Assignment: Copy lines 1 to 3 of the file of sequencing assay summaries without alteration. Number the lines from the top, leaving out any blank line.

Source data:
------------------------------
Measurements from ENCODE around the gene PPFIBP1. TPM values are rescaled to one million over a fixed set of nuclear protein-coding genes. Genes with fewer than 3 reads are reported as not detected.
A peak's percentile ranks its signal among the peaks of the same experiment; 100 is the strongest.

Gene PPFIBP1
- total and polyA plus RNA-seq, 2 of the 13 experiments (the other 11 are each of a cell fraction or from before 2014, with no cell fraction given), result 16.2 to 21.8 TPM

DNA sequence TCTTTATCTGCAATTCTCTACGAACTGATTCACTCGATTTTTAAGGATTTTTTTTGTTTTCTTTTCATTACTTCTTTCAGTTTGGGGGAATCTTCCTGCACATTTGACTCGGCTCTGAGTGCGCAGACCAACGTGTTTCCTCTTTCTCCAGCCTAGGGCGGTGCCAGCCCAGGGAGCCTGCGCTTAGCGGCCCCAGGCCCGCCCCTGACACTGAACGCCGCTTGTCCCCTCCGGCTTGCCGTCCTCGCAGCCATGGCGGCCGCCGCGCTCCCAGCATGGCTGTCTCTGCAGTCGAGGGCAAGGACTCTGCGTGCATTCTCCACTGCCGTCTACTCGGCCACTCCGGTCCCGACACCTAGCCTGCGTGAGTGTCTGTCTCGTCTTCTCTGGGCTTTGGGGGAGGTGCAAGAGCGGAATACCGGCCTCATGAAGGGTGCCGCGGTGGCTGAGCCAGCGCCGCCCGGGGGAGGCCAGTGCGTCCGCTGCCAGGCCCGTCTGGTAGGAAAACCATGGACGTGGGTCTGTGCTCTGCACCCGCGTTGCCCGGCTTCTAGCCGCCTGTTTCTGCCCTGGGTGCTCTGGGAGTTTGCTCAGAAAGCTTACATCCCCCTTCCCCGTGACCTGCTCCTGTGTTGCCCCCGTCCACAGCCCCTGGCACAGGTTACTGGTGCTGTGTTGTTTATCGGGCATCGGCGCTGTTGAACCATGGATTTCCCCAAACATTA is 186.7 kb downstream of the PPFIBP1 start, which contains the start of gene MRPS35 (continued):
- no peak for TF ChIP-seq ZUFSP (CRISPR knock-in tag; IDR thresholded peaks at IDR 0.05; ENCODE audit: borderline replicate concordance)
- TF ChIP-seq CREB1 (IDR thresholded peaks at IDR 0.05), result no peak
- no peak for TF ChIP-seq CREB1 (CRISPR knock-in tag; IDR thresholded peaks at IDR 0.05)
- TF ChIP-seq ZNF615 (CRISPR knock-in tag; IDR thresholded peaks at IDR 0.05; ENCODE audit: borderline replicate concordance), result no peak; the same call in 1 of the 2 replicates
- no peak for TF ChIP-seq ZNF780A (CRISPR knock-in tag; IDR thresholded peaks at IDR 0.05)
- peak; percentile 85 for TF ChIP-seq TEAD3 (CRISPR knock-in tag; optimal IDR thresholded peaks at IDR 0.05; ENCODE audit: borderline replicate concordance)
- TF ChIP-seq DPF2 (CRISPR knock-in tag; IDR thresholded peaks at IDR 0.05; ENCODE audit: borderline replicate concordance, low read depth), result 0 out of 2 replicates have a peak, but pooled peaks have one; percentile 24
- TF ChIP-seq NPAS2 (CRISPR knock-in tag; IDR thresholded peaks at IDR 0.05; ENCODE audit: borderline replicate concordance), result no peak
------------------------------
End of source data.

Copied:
Measurements from ENCODE around the gene PPFIBP1. TPM values are rescaled to one million over a fixed set of nuclear protein-coding genes. Genes with fewer than 3 reads are reported as not detected.
A peak's percentile ranks its signal among the peaks of the same experiment; 100 is the strongest.

Gene PPFIBP1